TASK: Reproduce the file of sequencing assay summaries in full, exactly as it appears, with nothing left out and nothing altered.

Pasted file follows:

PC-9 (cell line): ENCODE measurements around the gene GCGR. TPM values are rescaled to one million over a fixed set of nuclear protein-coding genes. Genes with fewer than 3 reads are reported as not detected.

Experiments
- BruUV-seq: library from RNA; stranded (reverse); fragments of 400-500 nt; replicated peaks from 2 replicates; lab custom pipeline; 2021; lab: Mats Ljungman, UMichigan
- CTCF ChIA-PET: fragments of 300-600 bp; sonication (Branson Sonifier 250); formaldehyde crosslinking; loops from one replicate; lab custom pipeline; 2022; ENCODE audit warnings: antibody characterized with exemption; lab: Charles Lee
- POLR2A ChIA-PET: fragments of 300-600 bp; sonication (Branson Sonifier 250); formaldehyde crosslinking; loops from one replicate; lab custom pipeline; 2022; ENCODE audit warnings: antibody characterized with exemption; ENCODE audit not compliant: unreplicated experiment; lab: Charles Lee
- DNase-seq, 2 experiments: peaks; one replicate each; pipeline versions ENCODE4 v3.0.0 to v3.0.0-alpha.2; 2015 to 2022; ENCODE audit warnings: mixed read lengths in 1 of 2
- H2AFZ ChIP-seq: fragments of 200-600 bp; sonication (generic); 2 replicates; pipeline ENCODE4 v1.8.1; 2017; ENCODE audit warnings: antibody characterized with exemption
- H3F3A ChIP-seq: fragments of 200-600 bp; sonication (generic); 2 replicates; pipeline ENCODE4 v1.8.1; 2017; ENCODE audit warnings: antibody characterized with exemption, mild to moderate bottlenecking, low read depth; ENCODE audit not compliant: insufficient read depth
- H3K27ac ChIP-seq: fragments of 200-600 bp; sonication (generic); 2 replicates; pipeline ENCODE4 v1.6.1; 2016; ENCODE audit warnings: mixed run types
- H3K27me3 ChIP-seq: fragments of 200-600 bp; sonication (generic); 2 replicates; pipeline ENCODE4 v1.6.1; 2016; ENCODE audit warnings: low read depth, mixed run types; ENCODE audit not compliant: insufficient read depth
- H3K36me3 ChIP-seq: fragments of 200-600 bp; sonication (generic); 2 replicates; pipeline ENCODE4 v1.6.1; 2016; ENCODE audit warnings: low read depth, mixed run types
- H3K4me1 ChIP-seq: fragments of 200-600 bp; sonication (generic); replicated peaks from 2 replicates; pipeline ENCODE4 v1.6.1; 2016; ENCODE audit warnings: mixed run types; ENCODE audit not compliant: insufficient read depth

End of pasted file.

PC-9 (cell line): ENCODE measurements around the gene GCGR. TPM values are rescaled to one million over a fixed set of nuclear protein-coding genes. Genes with fewer than 3 reads are reported as not detected.

Experiments
- BruUV-seq: library from RNA; stranded (reverse); fragments of 400-500 nt; replicated peaks from 2 replicates; lab custom pipeline; 2021; lab: Mats Ljungman, UMichigan
- CTCF ChIA-PET: fragments of 300-600 bp; sonication (Branson Sonifier 250); formaldehyde crosslinking; loops from one replicate; lab custom pipeline; 2022; ENCODE audit warnings: antibody characterized with exemption; lab: Charles Lee
- POLR2A ChIA-PET: fragments of 300-600 bp; sonication (Branson Sonifier 250); formaldehyde crosslinking; loops from one replicate; lab custom pipeline; 2022; ENCODE audit warnings: antibody characterized with exemption; ENCODE audit not compliant: unreplicated experiment; lab: Charles Lee
- DNase-seq, 2 experiments: peaks; one replicate each; pipeline versions ENCODE4 v3.0.0 to v3.0.0-alpha.2; 2015 to 2022; ENCODE audit warnings: mixed read lengths in 1 of 2
- H2AFZ ChIP-seq: fragments of 200-600 bp; sonication (generic); 2 replicates; pipeline ENCODE4 v1.8.1; 2017; ENCODE audit warnings: antibody characterized with exemption
- H3F3A ChIP-seq: fragments of 200-600 bp; sonication (generic); 2 replicates; pipeline ENCODE4 v1.8.1; 2017; ENCODE audit warnings: antibody characterized with exemption, mild to moderate bottlenecking, low read depth; ENCODE audit not compliant: insufficient read depth
- H3K27ac ChIP-seq: fragments of 200-600 bp; sonication (generic); 2 replicates; pipeline ENCODE4 v1.6.1; 2016; ENCODE audit warnings: mixed run types
- H3K27me3 ChIP-seq: fragments of 200-600 bp; sonication (generic); 2 replicates; pipeline ENCODE4 v1.6.1; 2016; ENCODE audit warnings: low read depth, mixed run types; ENCODE audit not compliant: insufficient read depth
- H3K36me3 ChIP-seq: fragments of 200-600 bp; sonication (generic); 2 replicates; pipeline ENCODE4 v1.6.1; 2016; ENCODE audit warnings: low read depth, mixed run types
- H3K4me1 ChIP-seq: fragments of 200-600 bp; sonication (generic); replicated peaks from 2 replicates; pipeline ENCODE4 v1.6.1; 2016; ENCODE audit warnings: mixed run types; ENCODE audit not compliant: insufficient read depth